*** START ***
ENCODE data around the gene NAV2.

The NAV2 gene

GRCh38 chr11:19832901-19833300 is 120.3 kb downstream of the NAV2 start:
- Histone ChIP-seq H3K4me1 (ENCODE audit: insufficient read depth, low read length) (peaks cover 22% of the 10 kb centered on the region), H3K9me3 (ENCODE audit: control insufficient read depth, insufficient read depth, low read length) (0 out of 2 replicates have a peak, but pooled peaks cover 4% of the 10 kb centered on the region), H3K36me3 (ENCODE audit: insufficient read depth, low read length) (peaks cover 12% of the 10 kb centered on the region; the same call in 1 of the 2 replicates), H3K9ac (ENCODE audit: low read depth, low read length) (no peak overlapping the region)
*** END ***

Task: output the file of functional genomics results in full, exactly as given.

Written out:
ENCODE data around the gene NAV2.

The NAV2 gene

GRCh38 chr11:19832901-19833300 is 120.3 kb downstream of the NAV2 start:
- Histone ChIP-seq H3K4me1 (ENCODE audit: insufficient read depth, low read length) (peaks cover 22% of the 10 kb centered on the region), H3K9me3 (ENCODE audit: control insufficient read depth, insufficient read depth, low read length) (0 out of 2 replicates have a peak, but pooled peaks cover 4% of the 10 kb centered on the region), H3K36me3 (ENCODE audit: insufficient read depth, low read length) (peaks cover 12% of the 10 kb centered on the region; the same call in 1 of the 2 replicates), H3K9ac (ENCODE audit: low read depth, low read length) (no peak overlapping the region)